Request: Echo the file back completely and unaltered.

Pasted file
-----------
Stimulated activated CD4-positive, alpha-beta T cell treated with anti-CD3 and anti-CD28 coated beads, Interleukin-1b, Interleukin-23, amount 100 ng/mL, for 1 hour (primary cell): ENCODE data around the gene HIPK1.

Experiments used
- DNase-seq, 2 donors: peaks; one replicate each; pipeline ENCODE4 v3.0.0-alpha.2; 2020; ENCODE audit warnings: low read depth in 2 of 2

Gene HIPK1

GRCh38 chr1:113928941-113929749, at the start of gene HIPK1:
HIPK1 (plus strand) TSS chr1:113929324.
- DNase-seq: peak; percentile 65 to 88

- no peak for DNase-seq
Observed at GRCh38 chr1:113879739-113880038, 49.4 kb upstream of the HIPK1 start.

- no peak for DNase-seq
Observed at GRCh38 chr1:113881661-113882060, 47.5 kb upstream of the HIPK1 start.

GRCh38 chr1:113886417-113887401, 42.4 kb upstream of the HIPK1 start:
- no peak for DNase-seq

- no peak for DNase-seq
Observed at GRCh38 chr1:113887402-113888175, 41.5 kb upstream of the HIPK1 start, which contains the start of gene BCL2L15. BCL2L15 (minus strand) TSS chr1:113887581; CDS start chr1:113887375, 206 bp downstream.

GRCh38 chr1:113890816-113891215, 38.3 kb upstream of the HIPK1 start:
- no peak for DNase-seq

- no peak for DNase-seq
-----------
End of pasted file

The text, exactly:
Stimulated activated CD4-positive, alpha-beta T cell treated with anti-CD3 and anti-CD28 coated beads, Interleukin-1b, Interleukin-23, amount 100 ng/mL, for 1 hour (primary cell): ENCODE data around the gene HIPK1.

Experiments used
- DNase-seq, 2 donors: peaks; one replicate each; pipeline ENCODE4 v3.0.0-alpha.2; 2020; ENCODE audit warnings: low read depth in 2 of 2

Gene HIPK1

GRCh38 chr1:113928941-113929749, at the start of gene HIPK1:
HIPK1 (plus strand) TSS chr1:113929324.
- DNase-seq: peak; percentile 65 to 88

- no peak for DNase-seq
Observed at GRCh38 chr1:113879739-113880038, 49.4 kb upstream of the HIPK1 start.

- no peak for DNase-seq
Observed at GRCh38 chr1:113881661-113882060, 47.5 kb upstream of the HIPK1 start.

GRCh38 chr1:113886417-113887401, 42.4 kb upstream of the HIPK1 start:
- no peak for DNase-seq

- no peak for DNase-seq
Observed at GRCh38 chr1:113887402-113888175, 41.5 kb upstream of the HIPK1 start, which contains the start of gene BCL2L15. BCL2L15 (minus strand) TSS chr1:113887581; CDS start chr1:113887375, 206 bp downstream.

GRCh38 chr1:113890816-113891215, 38.3 kb upstream of the HIPK1 start:
- no peak for DNase-seq

- no peak for DNase-seq